The Supreme Court may have recently struck down overreach by the Environmental Protection Agency, but at the Securities and Exchange Commission, chairman Gary Gensler remains undeterred in expanding the agency’s power beyond its constitutional boundaries.
For proof, you need no better example than his all-out assault on the cryptocurrency space.
It doesn’t take a constitutional law expert to understand that the SEC has limited jurisdiction over the crypto industry; barring congressional action, front line regulation of digital assets belongs with the Commodity Futures Trading Commission – the main regulator of investments that are not deemed traditional securities.
Yet Gensler, President Biden’s pick to run an agency intended to focus on stock scammers ripping off the unsuspecting, has dived headfirst into crypto like Eliot Ness going after Al Capone. If successful, almost 80 years of U.S. securities laws will be upended within Gensler’s first two years as Chair.
The Securities Act of 1933 lists the types of securities regulated by the SEC, including investment contracts. In 1946, the Supreme Court decided the landmark Howey Test, providing a four-part test determining what constitutes an investment contract. Seventy-six years later, Gensler seeks to turn the test on its head with his promises to regulate digital assets in a more intrusive manner than even his trigger-happy predecessor Jay Clayton (more on that in a moment).
Howey involved the offer and sale of orange groves at a Florida resort owned and operated by the W.J. Howey Company where hotel guests invested in harvesting oranges. The company pitched to its guests that it would do all the necessary work involved in growing and selling oranges. Aside from signing the land purchase and service contracts, the investors did nothing – except collect money. The Supreme Court found this business scheme constituted an investment contract and set out the so-called "Howey Test" establishing a standard for decades.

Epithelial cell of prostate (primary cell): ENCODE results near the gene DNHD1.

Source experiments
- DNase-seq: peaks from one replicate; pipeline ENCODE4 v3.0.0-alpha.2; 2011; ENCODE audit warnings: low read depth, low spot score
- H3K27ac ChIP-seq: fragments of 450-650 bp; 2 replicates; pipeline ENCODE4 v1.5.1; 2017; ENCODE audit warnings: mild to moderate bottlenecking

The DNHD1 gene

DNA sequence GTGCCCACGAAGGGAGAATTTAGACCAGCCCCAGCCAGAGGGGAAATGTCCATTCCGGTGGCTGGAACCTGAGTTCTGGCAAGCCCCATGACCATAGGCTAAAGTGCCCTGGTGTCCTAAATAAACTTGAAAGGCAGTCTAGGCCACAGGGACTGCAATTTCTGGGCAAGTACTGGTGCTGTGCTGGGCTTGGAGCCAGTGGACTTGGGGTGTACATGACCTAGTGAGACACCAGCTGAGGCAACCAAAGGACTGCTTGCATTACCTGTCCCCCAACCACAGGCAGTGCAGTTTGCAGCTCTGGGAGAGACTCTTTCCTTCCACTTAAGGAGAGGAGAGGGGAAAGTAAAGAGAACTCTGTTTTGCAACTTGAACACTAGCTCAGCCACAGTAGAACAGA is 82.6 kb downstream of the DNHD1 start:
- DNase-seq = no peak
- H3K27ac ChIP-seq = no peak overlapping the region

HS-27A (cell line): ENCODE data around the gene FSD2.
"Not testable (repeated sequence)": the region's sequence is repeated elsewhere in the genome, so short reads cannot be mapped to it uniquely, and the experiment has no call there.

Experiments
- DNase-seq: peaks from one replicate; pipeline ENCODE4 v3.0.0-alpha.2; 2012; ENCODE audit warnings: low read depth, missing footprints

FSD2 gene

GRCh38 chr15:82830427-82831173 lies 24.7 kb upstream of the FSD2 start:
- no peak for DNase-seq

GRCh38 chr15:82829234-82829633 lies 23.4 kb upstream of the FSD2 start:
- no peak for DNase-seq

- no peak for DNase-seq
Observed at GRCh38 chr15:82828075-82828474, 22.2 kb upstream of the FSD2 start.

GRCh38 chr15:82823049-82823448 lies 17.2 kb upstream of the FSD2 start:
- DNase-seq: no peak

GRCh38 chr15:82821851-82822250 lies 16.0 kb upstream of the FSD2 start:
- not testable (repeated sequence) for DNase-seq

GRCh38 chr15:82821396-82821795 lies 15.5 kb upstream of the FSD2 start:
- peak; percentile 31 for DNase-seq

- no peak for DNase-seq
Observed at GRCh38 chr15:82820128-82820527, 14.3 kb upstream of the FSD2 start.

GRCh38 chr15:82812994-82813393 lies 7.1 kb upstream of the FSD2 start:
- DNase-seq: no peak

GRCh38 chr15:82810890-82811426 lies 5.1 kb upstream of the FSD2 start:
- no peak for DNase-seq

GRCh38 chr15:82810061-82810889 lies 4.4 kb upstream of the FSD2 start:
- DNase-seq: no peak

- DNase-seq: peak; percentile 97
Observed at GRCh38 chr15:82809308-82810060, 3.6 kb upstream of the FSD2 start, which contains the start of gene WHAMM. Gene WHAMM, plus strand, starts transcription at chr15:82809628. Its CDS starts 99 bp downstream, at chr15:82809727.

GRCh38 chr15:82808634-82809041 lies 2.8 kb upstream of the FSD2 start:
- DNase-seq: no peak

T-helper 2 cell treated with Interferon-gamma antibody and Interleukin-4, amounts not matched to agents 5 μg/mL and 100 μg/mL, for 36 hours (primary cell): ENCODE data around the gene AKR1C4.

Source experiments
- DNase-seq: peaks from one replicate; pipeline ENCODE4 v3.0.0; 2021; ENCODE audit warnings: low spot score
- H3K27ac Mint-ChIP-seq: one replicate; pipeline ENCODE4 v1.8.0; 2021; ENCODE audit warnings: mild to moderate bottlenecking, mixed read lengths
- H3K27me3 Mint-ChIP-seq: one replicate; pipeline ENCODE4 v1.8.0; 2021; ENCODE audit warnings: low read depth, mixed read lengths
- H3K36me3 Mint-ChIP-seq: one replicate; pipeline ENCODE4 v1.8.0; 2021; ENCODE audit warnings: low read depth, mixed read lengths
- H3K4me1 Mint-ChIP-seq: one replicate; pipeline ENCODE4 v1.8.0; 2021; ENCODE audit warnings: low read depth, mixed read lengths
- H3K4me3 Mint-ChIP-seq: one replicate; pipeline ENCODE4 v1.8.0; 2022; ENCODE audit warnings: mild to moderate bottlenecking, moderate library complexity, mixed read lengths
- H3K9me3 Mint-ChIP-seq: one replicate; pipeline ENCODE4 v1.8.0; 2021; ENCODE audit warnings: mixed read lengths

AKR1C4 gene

According to the Howey Test, an investment contract occurs when a person; 1) invests money; 2) in a common enterprise; 3) and is led to expect profits; 4) solely from the efforts of the promoter or a third party. All four prongs must be met.
Since Howey, Congress has failed to pass any new legislation that would directly involve the regulation of crypto. This should mean that it’s Congress’s intent that crypto’s de facto regulator is the CFTC, which has chosen a lighter touch because it fears stifling an emerging technology that blockchain and their digital assets represent. Yet Gensler has used this perceived lack of clarity to unleash a campaign of regulation by enforcement – stretching Howey beyond recognition. When Gensler looks at crypto, he not only sees an opportunity to regulate how the land and service contracts were sold, but an opportunity to regulate the oranges. As a legal theory, it should frighten everyone well beyond the crypto space.
The SEC has two key pending cases. First, the Ripple case, launched by Jay Clayton on his last day as Chairman of the SEC, but being advanced by Gensler, it involves the digital asset XRP. Clayton, possibly fearing Gensler would take credit for what he viewed as an easy agency enforcement victory, brought charges against Ripple executives for selling XRP in a way that classified it as a security under Howey because the proceeds, the SEC alleged, were used in part to help expand Ripple’s business. Thus, they should have "disclosed" information to investors on those sales as if they were a public company.